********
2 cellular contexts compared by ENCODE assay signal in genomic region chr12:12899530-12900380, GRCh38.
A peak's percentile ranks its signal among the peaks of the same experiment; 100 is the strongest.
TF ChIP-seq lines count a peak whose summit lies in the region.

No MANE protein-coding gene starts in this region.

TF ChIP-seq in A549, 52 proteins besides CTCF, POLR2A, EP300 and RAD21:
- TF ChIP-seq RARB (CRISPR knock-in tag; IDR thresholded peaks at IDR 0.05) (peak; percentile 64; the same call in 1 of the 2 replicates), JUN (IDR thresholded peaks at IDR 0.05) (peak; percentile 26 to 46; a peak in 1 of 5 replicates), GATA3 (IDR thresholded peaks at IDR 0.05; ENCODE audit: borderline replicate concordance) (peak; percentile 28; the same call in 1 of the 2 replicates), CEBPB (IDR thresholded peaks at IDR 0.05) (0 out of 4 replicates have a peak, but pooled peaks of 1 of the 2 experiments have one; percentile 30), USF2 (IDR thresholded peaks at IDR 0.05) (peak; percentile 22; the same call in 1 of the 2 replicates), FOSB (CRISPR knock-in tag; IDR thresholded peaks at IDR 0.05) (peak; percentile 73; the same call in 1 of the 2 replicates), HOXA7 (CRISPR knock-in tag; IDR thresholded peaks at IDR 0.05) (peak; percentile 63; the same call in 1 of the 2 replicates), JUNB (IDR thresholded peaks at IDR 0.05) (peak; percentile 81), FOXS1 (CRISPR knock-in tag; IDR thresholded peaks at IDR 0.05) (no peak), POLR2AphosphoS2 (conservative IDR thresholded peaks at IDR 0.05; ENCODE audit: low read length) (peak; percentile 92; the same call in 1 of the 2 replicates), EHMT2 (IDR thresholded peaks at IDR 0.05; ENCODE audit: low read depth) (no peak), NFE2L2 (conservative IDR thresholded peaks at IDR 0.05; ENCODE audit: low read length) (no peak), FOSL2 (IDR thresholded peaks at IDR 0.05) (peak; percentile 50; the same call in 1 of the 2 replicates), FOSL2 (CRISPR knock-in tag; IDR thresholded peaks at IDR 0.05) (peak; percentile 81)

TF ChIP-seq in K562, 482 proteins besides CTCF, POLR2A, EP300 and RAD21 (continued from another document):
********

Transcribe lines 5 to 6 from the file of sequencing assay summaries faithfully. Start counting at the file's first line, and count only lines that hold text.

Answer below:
TF ChIP-seq in A549, 52 proteins besides CTCF, POLR2A, EP300 and RAD21:
- TF ChIP-seq RARB (CRISPR knock-in tag; IDR thresholded peaks at IDR 0.05) (peak; percentile 64; the same call in 1 of the 2 replicates), JUN (IDR thresholded peaks at IDR 0.05) (peak; percentile 26 to 46; a peak in 1 of 5 replicates), GATA3 (IDR thresholded peaks at IDR 0.05; ENCODE audit: borderline replicate concordance) (peak; percentile 28; the same call in 1 of the 2 replicates), CEBPB (IDR thresholded peaks at IDR 0.05) (0 out of 4 replicates have a peak, but pooled peaks of 1 of the 2 experiments have one; percentile 30), USF2 (IDR thresholded peaks at IDR 0.05) (peak; percentile 22; the same call in 1 of the 2 replicates), FOSB (CRISPR knock-in tag; IDR thresholded peaks at IDR 0.05) (peak; percentile 73; the same call in 1 of the 2 replicates), HOXA7 (CRISPR knock-in tag; IDR thresholded peaks at IDR 0.05) (peak; percentile 63; the same call in 1 of the 2 replicates), JUNB (IDR thresholded peaks at IDR 0.05) (peak; percentile 81), FOXS1 (CRISPR knock-in tag; IDR thresholded peaks at IDR 0.05) (no peak), POLR2AphosphoS2 (conservative IDR thresholded peaks at IDR 0.05; ENCODE audit: low read length) (peak; percentile 92; the same call in 1 of the 2 replicates), EHMT2 (IDR thresholded peaks at IDR 0.05; ENCODE audit: low read depth) (no peak), NFE2L2 (conservative IDR thresholded peaks at IDR 0.05; ENCODE audit: low read length) (no peak), FOSL2 (IDR thresholded peaks at IDR 0.05) (peak; percentile 50; the same call in 1 of the 2 replicates), FOSL2 (CRISPR knock-in tag; IDR thresholded peaks at IDR 0.05) (peak; percentile 81)